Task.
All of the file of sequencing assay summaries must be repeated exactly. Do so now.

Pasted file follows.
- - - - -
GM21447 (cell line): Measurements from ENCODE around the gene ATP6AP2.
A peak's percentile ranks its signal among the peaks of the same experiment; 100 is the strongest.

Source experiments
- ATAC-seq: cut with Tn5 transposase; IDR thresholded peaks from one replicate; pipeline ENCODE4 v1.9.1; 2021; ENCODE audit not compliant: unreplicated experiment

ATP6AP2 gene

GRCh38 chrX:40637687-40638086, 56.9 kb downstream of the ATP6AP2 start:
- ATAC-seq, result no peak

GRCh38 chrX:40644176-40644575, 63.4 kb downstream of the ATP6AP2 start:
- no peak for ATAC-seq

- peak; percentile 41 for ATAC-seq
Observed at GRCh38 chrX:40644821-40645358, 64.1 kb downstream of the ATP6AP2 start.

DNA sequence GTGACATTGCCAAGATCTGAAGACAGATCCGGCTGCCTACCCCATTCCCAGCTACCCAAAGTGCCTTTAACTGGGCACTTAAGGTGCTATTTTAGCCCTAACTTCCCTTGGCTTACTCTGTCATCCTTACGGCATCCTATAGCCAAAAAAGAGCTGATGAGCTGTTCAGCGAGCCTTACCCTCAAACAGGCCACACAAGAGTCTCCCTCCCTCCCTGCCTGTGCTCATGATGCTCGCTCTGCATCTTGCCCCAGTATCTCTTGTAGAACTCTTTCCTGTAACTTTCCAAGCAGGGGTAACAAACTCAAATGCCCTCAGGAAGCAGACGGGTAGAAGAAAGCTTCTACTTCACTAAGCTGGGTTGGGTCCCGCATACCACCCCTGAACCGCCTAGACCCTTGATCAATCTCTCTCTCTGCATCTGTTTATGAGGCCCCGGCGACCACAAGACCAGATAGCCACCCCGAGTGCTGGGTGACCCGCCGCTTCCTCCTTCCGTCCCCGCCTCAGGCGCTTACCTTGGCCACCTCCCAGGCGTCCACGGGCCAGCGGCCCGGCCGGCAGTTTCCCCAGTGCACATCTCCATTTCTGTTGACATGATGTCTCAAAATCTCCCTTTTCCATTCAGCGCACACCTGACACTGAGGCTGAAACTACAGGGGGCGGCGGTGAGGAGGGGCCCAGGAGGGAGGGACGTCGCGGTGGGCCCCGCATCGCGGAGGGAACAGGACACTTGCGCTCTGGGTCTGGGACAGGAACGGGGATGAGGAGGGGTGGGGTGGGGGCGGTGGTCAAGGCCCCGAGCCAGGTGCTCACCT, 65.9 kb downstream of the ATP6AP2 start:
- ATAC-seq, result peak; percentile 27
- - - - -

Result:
GM21447 (cell line): Measurements from ENCODE around the gene ATP6AP2.
A peak's percentile ranks its signal among the peaks of the same experiment; 100 is the strongest.

Source experiments
- ATAC-seq: cut with Tn5 transposase; IDR thresholded peaks from one replicate; pipeline ENCODE4 v1.9.1; 2021; ENCODE audit not compliant: unreplicated experiment

ATP6AP2 gene

GRCh38 chrX:40637687-40638086, 56.9 kb downstream of the ATP6AP2 start:
- ATAC-seq, result no peak

GRCh38 chrX:40644176-40644575, 63.4 kb downstream of the ATP6AP2 start:
- no peak for ATAC-seq

- peak; percentile 41 for ATAC-seq
Observed at GRCh38 chrX:40644821-40645358, 64.1 kb downstream of the ATP6AP2 start.

DNA sequence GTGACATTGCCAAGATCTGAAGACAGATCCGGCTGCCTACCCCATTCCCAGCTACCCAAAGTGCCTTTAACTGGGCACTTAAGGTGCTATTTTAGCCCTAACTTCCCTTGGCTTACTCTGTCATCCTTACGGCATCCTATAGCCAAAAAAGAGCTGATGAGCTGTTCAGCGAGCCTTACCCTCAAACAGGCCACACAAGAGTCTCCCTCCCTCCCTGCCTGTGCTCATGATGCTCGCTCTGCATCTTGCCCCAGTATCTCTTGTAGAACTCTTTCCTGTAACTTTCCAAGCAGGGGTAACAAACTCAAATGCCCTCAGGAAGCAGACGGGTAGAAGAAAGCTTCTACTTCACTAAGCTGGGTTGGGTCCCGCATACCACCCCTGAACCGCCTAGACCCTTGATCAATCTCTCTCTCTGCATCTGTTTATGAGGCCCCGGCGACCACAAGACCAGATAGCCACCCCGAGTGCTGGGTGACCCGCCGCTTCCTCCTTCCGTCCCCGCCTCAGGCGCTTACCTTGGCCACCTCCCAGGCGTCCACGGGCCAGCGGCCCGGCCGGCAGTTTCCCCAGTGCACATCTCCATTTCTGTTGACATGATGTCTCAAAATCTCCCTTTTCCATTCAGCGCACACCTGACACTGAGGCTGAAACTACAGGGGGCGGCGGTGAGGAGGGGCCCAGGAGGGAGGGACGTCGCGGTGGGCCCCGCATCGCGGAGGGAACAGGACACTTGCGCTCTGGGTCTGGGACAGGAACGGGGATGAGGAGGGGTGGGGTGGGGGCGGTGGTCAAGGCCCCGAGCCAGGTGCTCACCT, 65.9 kb downstream of the ATP6AP2 start:
- ATAC-seq, result peak; percentile 27